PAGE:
'Forgotten island' in Venice where residents say they've been abandoned amid floods
17 November 2019, 20:18 | Updated: 18 November 2019, 02:17
All eyes have been on Venice after historic flooding of the city's most treasured and iconic locations, such as St Mark's Square.
The city experienced a third exceptionally high tide in less than a week on Sunday, which came after the worst tide in more than half a century just five days earlier.
But all this focus on protecting famous landmarks has left the people living on the island of Pellestrina, one of the worst-affected islands in the Venetian lagoon, feeling forgotten and abandoned.
Here, many of the island's 5,000 residents say the city of Venice has taken precendence over them.
Vincenzo Vianello, 90, has spent all his life on Pellestrina. On Tuesday, he said he felt he was reliving the nightmare of a record-breaking flood in 1966 that entirely submerged the island.
"We lost the fridge and kitchen that time and the same has happened again this time, everything in the house was flooded, we had to throw everything again," he said.
Mario Scarpa, another Pellestrina resident, broke his foot while trying to save his kitchen and appliances when the high tide broke into the house.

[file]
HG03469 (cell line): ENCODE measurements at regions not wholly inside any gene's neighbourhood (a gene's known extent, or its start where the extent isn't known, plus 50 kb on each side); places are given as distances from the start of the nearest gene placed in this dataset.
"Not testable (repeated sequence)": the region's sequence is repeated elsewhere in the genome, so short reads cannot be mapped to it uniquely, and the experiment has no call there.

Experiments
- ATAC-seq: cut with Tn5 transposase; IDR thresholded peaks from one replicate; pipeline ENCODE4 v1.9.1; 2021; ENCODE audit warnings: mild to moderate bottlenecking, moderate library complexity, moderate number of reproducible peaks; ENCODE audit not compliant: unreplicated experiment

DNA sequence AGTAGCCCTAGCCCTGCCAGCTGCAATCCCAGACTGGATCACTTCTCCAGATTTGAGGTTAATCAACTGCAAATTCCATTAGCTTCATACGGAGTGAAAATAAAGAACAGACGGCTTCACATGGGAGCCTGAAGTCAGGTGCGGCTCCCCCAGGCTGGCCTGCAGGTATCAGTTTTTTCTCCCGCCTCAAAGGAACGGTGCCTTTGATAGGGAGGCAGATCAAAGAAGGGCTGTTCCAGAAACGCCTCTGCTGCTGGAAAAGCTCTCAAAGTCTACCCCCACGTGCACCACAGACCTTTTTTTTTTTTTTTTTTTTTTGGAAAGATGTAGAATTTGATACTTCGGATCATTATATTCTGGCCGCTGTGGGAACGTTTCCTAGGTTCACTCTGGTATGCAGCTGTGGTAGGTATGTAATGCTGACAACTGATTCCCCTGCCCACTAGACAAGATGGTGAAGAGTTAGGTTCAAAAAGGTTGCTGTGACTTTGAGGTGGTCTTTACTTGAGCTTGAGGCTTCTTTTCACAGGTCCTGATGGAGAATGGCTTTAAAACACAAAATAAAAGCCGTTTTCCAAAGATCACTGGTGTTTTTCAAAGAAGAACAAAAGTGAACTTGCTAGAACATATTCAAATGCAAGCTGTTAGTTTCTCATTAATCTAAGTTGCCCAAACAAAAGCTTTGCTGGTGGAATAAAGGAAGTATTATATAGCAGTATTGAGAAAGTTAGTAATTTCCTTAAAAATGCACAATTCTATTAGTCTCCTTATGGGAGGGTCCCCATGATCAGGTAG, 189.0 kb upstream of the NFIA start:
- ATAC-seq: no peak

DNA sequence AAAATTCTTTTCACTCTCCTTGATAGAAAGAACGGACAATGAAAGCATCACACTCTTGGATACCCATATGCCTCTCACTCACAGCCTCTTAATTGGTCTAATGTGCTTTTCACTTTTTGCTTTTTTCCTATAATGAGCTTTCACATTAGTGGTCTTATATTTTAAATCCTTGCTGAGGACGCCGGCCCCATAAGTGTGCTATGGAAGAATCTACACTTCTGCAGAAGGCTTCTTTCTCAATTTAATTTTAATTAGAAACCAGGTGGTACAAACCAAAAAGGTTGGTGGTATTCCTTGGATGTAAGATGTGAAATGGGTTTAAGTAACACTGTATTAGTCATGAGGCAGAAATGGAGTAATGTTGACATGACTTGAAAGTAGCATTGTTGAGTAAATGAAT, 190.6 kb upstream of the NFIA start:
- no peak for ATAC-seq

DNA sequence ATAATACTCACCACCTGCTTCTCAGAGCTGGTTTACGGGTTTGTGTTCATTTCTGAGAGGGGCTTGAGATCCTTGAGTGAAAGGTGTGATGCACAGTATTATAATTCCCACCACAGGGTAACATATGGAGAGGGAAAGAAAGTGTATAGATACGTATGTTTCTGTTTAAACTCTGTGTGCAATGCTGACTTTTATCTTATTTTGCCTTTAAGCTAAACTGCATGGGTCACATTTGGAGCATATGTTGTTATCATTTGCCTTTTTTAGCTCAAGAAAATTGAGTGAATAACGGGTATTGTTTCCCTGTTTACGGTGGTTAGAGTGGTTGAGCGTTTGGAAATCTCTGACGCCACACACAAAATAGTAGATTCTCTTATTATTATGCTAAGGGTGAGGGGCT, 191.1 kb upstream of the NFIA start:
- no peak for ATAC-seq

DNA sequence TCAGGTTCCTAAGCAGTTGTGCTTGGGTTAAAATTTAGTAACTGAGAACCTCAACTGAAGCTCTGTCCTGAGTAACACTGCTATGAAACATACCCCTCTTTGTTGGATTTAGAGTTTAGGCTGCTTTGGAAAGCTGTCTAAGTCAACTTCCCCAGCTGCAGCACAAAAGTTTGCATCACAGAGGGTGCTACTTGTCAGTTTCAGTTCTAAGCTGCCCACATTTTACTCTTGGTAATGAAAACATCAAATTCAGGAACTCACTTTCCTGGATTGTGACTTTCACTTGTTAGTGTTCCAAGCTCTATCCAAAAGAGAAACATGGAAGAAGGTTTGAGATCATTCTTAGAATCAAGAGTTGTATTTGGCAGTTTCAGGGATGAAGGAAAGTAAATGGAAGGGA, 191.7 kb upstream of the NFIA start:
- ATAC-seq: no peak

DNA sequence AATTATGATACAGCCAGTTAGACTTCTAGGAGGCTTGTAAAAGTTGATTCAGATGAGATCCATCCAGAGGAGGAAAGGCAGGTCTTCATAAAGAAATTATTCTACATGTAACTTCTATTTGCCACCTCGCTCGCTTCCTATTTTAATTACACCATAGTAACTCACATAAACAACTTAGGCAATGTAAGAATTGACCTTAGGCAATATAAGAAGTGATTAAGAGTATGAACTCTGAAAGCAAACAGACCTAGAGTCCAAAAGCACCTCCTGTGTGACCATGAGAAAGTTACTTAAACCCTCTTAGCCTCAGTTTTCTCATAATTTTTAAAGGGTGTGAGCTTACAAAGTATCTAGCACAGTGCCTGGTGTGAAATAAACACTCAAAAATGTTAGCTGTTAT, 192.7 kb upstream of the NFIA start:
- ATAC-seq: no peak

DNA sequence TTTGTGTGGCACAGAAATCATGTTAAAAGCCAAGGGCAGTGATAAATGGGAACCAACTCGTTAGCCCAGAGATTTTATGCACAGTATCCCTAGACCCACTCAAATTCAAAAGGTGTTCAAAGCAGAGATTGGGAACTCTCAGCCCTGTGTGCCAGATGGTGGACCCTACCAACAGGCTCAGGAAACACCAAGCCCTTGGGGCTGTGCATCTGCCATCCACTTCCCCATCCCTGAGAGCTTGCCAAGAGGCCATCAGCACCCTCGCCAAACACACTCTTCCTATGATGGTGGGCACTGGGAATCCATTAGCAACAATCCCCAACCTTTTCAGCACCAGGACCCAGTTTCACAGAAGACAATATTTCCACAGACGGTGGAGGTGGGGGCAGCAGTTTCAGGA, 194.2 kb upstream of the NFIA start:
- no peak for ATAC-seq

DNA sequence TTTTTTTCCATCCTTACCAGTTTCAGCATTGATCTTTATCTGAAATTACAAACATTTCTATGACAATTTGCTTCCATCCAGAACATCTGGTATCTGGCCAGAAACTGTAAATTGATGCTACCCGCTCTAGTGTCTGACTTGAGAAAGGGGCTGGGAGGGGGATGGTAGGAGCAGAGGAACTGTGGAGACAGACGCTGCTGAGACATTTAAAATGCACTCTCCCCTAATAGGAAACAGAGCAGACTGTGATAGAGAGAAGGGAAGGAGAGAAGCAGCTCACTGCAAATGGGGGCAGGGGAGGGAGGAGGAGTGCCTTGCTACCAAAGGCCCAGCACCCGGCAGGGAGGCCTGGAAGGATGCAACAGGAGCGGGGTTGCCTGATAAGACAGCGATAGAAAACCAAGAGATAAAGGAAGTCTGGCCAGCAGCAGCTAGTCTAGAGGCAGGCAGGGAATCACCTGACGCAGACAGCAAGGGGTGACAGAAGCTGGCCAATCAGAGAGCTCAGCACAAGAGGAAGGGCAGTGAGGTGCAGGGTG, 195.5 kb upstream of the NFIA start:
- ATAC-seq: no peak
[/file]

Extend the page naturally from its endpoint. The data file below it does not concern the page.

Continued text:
"It was really scary because it all happened in the middle of the night," he said.
"Suddenly a big wave burst into the house and all the electricity went off. I couldn't see anything and in a few minutes I found myself on the floor."
Mario's son, Jacopo Scarpa, is angry. Pointing at the broken water pumps that should keep the island safe, he said: "They need to stop taking the mickey out of us, we are fed up.
"The water pumps are not working and the maintenance is not good. We feel completely left behind as we always end up cleaning and managing everything by ourselves."
Pellestrina may be a small strip of land, but the voices of its residents are getting louder.
They say their needs remain in second place behind the city of Venice and its famous architecture, and they are asking whether protecting the city's history should take priority over their future.